CENTERVILLE, Iowa — You won’t just find clothes, dishes and toys inside a large old car dealership turned thrift store in Centerville. You will also find hope.
“There’s been certain things that I’ve gone through in life where I’ve had no hope and I didn’t realize how important hope in the human life is,” Hope Chest Thrift Store owner Holly Oden said.
All the proceeds from the Hope Chest Thrift Store benefit New Hope Ministry and Counseling Center.
“We’re not professional counseling. It’s a faith-based counseling program that we wrote ourselves,” New Hope Ministry and Counseling Center Executive Director Cindy Farrington said.
It’s a program Oden discovered in her darkest days.
“I had just come out of a very abusive relationship, so I was trying to take little steps. I went to church. I was sitting in the back row hoping they wouldn’t know too much about me because I didn’t know if they would accept me or not,” Oden said.
At first, she turned to the organization to help her oldest son cope with trauma.
“He had black soot on his face and the night before his dad had gone out drinking and drove himself home intoxicated and had lit up a cigarette in the driveway of the farm and burnt to death,” Oden said.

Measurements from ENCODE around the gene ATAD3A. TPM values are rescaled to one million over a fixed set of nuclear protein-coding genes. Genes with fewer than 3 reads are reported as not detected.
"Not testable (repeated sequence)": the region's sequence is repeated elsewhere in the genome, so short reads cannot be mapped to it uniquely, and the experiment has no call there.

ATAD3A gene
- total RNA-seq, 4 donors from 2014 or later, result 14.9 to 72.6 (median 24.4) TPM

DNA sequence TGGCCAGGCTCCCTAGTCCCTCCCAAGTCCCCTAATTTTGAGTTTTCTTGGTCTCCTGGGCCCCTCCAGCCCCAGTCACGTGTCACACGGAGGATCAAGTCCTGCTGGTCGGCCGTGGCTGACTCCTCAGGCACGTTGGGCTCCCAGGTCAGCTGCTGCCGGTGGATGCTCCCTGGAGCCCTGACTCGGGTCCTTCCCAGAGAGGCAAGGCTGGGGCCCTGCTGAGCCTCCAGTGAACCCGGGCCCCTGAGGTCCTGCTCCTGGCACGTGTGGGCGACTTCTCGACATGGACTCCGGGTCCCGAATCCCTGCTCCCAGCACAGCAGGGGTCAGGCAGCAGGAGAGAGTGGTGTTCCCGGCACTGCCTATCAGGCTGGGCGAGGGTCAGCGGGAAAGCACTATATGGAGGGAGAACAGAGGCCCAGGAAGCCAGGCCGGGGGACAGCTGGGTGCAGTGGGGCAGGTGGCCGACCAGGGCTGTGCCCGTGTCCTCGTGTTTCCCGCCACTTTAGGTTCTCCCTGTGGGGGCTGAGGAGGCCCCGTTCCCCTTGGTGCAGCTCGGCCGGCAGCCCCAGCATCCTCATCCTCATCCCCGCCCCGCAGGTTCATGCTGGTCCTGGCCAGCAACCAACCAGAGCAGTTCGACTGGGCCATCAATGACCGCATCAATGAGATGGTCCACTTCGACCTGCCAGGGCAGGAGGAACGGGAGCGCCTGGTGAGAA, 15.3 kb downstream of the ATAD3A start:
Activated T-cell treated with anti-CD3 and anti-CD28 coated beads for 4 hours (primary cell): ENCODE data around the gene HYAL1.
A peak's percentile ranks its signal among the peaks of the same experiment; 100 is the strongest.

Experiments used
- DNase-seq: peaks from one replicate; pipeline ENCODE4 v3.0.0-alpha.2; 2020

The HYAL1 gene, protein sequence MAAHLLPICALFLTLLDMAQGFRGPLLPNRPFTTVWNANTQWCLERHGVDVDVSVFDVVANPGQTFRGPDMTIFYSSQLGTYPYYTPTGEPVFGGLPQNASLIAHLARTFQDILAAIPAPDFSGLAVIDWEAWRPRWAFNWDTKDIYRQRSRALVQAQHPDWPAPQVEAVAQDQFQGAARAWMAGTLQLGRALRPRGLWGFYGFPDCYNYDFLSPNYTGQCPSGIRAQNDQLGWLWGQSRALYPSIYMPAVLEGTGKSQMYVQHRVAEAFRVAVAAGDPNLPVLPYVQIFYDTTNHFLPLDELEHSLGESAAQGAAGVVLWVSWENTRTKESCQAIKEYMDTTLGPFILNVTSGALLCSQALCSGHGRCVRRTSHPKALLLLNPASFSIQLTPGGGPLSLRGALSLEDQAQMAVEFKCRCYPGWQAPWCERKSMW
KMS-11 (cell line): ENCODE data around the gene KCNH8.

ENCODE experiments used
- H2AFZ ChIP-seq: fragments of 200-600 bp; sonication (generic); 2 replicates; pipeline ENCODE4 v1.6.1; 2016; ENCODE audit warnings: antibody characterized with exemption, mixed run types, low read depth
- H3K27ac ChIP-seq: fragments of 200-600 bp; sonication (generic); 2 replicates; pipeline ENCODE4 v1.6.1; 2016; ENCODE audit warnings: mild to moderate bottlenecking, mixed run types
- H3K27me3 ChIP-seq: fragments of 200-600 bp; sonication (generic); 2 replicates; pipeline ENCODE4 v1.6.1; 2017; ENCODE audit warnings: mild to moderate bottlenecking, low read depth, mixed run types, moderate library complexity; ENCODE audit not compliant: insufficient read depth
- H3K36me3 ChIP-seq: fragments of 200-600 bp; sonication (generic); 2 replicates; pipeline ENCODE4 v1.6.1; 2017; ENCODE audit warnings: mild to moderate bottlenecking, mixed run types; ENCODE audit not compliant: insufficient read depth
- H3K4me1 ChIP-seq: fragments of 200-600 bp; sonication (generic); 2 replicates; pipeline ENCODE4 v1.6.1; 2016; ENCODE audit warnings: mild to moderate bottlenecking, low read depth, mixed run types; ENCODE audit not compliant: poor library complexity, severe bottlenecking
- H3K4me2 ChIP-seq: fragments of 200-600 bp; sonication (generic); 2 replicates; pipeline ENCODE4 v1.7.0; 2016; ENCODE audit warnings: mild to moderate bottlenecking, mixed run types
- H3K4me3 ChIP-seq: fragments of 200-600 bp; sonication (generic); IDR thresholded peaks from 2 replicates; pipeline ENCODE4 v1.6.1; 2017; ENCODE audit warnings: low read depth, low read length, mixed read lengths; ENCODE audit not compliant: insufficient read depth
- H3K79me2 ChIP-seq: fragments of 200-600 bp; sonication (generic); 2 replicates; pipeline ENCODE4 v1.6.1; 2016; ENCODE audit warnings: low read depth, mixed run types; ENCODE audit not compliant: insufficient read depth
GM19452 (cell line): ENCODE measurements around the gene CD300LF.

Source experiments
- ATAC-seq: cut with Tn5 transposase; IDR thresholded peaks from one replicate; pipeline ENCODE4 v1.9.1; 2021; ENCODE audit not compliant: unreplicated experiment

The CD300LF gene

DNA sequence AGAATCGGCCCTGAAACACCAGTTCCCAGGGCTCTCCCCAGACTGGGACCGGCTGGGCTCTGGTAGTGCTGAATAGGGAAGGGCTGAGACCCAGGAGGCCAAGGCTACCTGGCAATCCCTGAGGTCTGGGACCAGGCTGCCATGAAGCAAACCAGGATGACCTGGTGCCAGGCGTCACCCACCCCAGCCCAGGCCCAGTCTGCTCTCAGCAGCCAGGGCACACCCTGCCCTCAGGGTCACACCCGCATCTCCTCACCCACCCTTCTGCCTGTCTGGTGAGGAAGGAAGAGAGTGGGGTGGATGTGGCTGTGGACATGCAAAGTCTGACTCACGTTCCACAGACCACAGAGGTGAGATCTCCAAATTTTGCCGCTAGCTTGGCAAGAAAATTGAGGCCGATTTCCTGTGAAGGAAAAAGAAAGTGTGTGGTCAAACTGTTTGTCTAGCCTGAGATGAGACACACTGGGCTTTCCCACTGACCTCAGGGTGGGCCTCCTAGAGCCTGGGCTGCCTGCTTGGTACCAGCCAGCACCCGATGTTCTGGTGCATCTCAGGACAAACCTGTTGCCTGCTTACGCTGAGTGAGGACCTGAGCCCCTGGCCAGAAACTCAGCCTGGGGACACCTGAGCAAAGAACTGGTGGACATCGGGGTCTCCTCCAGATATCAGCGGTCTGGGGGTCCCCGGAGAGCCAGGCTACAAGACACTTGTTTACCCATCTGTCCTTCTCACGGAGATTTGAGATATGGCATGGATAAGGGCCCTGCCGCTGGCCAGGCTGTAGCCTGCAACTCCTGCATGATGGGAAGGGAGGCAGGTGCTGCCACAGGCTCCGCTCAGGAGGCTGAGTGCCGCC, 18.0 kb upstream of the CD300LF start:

Eventually, she found she needed the ministry, too.
“Cindy was one of my councilors and she was the one that really turned the light on in me that said ‘Holly, I really feel like God could use you to help other people,'” Oden said.
Oden trained to become a counselor, she worked in the children’s ministry, and then she opened the thrift store.
“We started in such a tiny little store area and literally we didn’t have any money at that time to put into it and she literally built it with her own hands,” Farrington said.
Oden’s sister, Sheila Kauzlarich, said she keeps building and giving and is a resource for many in the community.
“Teens that want to join the wrestling club, she pays their membership, she makes sure they have the wrestling shoes or the football shoes,” Kauzlarich said.
The New Hope Ministry and Counseling Center is currently helping 15 people, all who use the services free of charge thanks to profits from the Hope Chest Thrift Store.